The opinion explained when attorney’s fees for abuse of discretion may be awarded. Under the ADA, courts may award attorney’s fees to prevailing parties, but only if it finds that “plaintiff’s claim was frivolous, unreasonable, or groundless, or that plaintiff continued to litigate after it clearly became so.” Garcia challenged the District Court’s fee award on two grounds. First, he believed he could support his claim that he did have standing. Second, he said the attorney’s fees award was challenged because it was based on an “unfavorable impression” of his litigation history. Neither argument, the court said, showed that the District Court abused its discretion.

In regard to standing, the opinion said that in order for injury to be established, an ADA plaintiff must plead “an intent to return…and a desire to visit the establishment if it were made accessible.” Garcia tried to argue that his litigation history could not be the basis for finding he had no credibility in meeting these criteria. He tried to cite precedent that said a court could neither give “talismanic weight” to the word “return” nor could “second-hand knowledge of a barrier” be enough to establish standing if the plaintiff actually intended to patronize the store if the barrier was removed. The court discounted these arguments, finding Garcia’s assertions of intent to lack credibility.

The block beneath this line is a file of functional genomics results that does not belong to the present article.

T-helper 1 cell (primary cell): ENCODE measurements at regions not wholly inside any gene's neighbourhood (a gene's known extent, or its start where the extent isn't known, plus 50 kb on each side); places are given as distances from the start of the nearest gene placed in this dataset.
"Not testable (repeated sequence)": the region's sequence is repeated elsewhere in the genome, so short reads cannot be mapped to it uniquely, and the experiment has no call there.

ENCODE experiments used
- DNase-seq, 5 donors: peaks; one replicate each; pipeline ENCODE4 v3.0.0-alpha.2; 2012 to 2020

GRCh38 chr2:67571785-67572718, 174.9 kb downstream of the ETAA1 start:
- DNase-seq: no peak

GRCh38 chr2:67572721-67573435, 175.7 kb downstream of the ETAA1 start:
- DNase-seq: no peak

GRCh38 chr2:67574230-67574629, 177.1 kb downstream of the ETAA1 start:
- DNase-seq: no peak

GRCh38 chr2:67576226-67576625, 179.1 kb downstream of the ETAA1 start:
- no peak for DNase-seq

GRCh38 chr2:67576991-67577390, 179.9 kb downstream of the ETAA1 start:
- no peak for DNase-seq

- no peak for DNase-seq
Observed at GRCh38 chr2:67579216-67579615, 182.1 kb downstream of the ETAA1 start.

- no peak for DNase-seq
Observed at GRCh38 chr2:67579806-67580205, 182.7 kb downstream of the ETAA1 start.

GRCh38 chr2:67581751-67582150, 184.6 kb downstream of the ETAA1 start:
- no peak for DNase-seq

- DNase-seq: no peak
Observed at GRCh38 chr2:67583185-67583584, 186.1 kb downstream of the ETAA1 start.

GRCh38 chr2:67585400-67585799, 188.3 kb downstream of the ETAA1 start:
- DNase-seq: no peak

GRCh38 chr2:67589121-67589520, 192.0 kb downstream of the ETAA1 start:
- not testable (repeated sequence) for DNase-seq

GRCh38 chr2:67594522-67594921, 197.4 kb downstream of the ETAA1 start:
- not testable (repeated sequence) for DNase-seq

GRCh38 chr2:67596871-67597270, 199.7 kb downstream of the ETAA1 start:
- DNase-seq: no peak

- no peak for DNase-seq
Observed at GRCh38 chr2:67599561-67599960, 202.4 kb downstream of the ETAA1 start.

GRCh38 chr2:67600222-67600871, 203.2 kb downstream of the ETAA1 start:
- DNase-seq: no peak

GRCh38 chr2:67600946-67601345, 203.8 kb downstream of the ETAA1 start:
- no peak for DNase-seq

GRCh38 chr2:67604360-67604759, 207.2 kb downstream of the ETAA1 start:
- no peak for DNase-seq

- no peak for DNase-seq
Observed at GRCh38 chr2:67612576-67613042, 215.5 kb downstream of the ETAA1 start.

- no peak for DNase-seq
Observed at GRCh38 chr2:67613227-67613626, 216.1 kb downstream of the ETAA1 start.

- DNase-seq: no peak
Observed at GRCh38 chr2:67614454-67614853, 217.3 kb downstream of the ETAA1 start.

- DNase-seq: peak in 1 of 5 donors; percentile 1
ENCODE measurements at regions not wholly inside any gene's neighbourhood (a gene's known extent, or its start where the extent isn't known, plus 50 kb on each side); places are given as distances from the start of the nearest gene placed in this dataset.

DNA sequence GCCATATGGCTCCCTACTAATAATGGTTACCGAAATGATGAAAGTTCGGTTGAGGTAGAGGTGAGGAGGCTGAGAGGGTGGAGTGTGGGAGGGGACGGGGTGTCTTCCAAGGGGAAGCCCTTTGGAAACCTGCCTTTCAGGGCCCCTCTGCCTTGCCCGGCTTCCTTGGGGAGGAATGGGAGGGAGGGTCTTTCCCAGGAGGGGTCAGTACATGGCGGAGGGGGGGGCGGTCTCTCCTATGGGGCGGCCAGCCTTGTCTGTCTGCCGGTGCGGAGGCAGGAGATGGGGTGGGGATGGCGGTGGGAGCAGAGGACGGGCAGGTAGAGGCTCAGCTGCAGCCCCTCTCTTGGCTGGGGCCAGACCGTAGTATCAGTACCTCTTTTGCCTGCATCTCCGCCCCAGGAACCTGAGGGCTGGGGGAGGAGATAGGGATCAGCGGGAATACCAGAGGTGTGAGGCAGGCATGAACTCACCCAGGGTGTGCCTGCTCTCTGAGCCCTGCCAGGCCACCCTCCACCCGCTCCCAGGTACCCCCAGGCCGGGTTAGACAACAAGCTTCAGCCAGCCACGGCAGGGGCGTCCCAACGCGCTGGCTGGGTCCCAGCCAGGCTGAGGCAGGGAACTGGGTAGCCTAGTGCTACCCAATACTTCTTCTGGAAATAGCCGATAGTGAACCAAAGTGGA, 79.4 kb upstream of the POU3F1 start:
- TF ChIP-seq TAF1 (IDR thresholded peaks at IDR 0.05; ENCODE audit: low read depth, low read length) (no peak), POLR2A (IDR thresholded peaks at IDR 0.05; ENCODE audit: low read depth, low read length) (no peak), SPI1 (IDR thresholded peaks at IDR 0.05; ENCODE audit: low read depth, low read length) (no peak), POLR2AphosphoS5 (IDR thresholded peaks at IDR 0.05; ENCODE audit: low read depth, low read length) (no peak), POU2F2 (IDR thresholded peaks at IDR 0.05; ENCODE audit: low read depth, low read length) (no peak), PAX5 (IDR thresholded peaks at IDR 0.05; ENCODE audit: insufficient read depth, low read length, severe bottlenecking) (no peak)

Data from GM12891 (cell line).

The justices further explained that Garcia’s litigation history was only used to show he was “on notice that the same issue (of standing) would arise” in the newest case he filed. They said the Court’s credibility determination was made after they found that Garcia had visited the defendant’s store only once, that he had testified that he “does not have any use for check-cashing stores,” that he had never returned to any of the check-cashing stores he had sued, that defendant’s store was over ten miles from his home, and that he had an account with a bank that did not charge him for cashing checks. And, if more evidence was needed, they found that a branch office of that bank was only half a mile from his home.